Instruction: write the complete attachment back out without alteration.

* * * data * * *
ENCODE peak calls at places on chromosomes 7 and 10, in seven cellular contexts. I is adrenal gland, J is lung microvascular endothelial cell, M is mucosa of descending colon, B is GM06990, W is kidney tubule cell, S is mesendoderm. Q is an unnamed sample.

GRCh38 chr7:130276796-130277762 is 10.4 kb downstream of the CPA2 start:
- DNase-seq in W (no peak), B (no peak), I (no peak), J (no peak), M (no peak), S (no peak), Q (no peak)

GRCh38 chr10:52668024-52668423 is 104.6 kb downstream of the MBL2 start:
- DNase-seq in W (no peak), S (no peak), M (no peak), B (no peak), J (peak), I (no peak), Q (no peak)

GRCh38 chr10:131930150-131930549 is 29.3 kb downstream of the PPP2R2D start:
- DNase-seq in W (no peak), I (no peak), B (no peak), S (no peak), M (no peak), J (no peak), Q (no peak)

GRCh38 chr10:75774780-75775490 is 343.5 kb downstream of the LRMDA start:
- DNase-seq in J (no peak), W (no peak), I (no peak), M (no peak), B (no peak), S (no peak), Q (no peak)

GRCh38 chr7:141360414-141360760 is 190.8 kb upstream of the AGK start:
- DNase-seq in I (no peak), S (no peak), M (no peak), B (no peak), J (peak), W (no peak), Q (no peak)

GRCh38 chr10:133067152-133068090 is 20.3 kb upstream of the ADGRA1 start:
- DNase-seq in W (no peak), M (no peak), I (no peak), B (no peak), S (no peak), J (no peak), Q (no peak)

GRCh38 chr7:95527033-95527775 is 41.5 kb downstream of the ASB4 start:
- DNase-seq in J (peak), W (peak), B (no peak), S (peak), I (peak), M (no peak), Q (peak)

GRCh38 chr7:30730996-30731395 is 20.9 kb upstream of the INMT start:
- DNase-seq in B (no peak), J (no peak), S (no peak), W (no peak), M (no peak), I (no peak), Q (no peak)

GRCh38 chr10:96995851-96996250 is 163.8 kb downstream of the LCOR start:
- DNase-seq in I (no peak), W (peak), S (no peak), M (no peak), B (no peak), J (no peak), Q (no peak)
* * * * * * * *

ENCODE peak calls at places on chromosomes 7 and 10, in seven cellular contexts. I is adrenal gland, J is lung microvascular endothelial cell, M is mucosa of descending colon, B is GM06990, W is kidney tubule cell, S is mesendoderm. Q is an unnamed sample.

GRCh38 chr7:130276796-130277762 is 10.4 kb downstream of the CPA2 start:
- DNase-seq in W (no peak), B (no peak), I (no peak), J (no peak), M (no peak), S (no peak), Q (no peak)

GRCh38 chr10:52668024-52668423 is 104.6 kb downstream of the MBL2 start:
- DNase-seq in W (no peak), S (no peak), M (no peak), B (no peak), J (peak), I (no peak), Q (no peak)

GRCh38 chr10:131930150-131930549 is 29.3 kb downstream of the PPP2R2D start:
- DNase-seq in W (no peak), I (no peak), B (no peak), S (no peak), M (no peak), J (no peak), Q (no peak)

GRCh38 chr10:75774780-75775490 is 343.5 kb downstream of the LRMDA start:
- DNase-seq in J (no peak), W (no peak), I (no peak), M (no peak), B (no peak), S (no peak), Q (no peak)

GRCh38 chr7:141360414-141360760 is 190.8 kb upstream of the AGK start:
- DNase-seq in I (no peak), S (no peak), M (no peak), B (no peak), J (peak), W (no peak), Q (no peak)

GRCh38 chr10:133067152-133068090 is 20.3 kb upstream of the ADGRA1 start:
- DNase-seq in W (no peak), M (no peak), I (no peak), B (no peak), S (no peak), J (no peak), Q (no peak)

GRCh38 chr7:95527033-95527775 is 41.5 kb downstream of the ASB4 start:
- DNase-seq in J (peak), W (peak), B (no peak), S (peak), I (peak), M (no peak), Q (peak)

GRCh38 chr7:30730996-30731395 is 20.9 kb upstream of the INMT start:
- DNase-seq in B (no peak), J (no peak), S (no peak), W (no peak), M (no peak), I (no peak), Q (no peak)

GRCh38 chr10:96995851-96996250 is 163.8 kb downstream of the LCOR start:
- DNase-seq in I (no peak), W (peak), S (no peak), M (no peak), B (no peak), J (no peak), Q (no peak)